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Documents Relating to New Zealand's Participation in the Second World War 1939–45: Volume III

223 — The Prime Minister of New Zealand to the Secretary of State for Dominion Affairs1

page 260

The Prime Minister of New Zealand to the Secretary of State for Dominion Affairs1

5 April 1942

I am grateful for your telegrams [Nos. 221 and 222] and I appreciate the endeavours which have been and are being made by the United Kingdom Government to strengthen the forces in New Zealand. With regard to paragraph 2 of your telegram [No. 221], I have to confirm that we should be able to meet the personnel requirements referred to from our own resources, with the exception of certain key personnel asked for by the Air Department in their telegram A.313 dated 14 February to the Air Ministry.2 I confirm also that four troop-carrying aircraft are required as part of our larger requirements in this category of aircraft.

2. Paragraph 1 of your telegram [No. 221], which alludes to an exchange of departmental telegrams, states what were then regarded as New Zealand's immediate requirements in manned and equipped squadrons from overseas as distinct from squadrons manned and equipped in New Zealand, and excluding any air forces which might accompany United States naval forces based in New Zealand. These requirements were related to invading forces not exceeding one division. In the meantime, however, the United Kingdom Chiefs of Staff have estimated that if the enemy attempted the invasion of New Zealand he might employ seven divisions out of an available ten or eleven divisions. In this connection I have asked the High Commissioner for New Zealand to furnish you with copies of my telegrams to him [Nos. 209 and 220].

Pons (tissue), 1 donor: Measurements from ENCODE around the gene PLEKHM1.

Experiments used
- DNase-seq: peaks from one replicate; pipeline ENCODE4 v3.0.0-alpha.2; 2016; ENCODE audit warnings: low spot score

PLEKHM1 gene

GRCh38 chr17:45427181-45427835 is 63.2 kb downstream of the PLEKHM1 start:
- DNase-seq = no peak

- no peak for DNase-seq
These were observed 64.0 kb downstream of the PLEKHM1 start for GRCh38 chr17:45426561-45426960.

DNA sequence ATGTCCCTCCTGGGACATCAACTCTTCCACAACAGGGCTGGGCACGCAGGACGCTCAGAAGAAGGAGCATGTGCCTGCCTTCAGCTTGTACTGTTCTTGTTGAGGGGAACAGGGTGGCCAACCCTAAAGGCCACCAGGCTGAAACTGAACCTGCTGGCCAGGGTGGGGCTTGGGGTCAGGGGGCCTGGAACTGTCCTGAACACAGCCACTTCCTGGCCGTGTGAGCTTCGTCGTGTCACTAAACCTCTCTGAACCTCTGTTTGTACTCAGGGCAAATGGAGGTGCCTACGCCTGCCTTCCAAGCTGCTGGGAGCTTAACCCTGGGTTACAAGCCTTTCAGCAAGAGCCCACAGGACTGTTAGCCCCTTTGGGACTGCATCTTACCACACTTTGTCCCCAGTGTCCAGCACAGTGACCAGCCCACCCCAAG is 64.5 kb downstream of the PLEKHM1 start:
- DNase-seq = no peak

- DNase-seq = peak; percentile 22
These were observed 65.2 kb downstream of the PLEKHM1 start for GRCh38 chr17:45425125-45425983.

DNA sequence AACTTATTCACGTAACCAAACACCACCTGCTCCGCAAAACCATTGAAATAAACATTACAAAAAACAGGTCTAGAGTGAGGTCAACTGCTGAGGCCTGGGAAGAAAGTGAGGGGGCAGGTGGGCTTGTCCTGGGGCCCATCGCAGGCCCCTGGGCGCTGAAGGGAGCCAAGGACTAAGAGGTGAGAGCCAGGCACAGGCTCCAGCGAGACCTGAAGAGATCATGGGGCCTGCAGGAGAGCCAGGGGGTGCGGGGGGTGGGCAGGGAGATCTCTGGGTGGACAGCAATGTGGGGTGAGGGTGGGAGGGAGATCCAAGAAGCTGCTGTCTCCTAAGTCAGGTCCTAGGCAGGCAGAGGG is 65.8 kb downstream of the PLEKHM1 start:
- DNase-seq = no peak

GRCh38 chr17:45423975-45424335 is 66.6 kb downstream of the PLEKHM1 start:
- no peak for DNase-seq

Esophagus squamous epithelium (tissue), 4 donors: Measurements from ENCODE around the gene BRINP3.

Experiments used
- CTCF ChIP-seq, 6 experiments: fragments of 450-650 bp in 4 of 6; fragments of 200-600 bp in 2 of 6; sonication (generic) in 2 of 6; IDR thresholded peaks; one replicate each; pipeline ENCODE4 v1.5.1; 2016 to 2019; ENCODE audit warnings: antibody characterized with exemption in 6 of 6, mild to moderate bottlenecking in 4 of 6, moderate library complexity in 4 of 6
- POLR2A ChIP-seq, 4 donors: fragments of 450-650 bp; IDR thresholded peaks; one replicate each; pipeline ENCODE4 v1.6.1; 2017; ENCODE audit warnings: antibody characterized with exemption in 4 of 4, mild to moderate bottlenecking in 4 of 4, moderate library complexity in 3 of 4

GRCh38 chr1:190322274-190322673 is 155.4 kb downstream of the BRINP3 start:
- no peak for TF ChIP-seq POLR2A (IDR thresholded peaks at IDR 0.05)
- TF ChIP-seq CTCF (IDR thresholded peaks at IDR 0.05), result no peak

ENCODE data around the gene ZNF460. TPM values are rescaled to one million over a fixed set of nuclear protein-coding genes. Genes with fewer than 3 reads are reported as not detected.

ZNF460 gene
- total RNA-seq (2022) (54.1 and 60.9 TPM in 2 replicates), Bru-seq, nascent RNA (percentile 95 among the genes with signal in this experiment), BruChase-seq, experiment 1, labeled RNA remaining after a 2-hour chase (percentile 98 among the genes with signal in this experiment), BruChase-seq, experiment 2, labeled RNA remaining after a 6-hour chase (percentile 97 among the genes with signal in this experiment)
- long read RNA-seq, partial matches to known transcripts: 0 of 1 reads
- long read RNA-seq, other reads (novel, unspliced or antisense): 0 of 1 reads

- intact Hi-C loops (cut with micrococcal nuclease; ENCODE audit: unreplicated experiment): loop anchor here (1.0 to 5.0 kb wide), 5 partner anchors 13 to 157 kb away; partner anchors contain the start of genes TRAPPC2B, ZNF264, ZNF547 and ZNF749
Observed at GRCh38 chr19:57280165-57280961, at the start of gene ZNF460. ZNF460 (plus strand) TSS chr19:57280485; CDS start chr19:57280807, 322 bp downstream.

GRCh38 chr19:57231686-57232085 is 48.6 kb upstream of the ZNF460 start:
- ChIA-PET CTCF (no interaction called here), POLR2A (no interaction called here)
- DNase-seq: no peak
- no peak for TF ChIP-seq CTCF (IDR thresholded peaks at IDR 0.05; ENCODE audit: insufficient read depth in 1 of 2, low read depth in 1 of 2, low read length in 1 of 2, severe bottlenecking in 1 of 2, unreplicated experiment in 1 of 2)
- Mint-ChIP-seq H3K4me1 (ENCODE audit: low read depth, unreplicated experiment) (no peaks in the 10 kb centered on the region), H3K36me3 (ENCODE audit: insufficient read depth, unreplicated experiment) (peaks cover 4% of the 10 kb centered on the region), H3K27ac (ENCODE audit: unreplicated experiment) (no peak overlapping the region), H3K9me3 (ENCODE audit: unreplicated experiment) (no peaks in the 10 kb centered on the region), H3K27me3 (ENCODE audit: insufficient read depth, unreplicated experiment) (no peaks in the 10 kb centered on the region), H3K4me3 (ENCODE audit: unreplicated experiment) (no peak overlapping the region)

3. It is, of course, of the utmost importance to New Zealand that the system of responsibility for the planning and conduct of operations in the Pacific should be decided upon with the least possible delay. When this is settled the defence requirements of New Zealand will take their place in the general allotment of forces to the Pacific from the resources of the United Nations. These requirements must be largely dependent upon the strategic intentions of the United Nations in relation to the Pacific, which so far have not been clarified. We hope then that plans will soon emerge which will provide by successive stages for the establishment of the requisite forces in New Zealand and Australia and the islands to the north, sufficient to arrest the southward movement of the Japanese and eventually sufficient to thrust the Japanese backwards whence they came.

page 261

4. In the meantime we will employ to the best advantage such forces as we have and such assistance as is now forthcoming. I will keep you informed of any urgent requirements, more particularly in specialist air personnel to enable us to form new units with equipment which may from time to time be shipped to New Zealand.

5. I still hope that all our requirements may be co-ordinated with those for Australia, and that the distribution of forces and equipment in both Australia and New Zealand may be directed by a Supreme Commander.

1 Repeated to the New Zealand Minister, Washington.

2 Not published.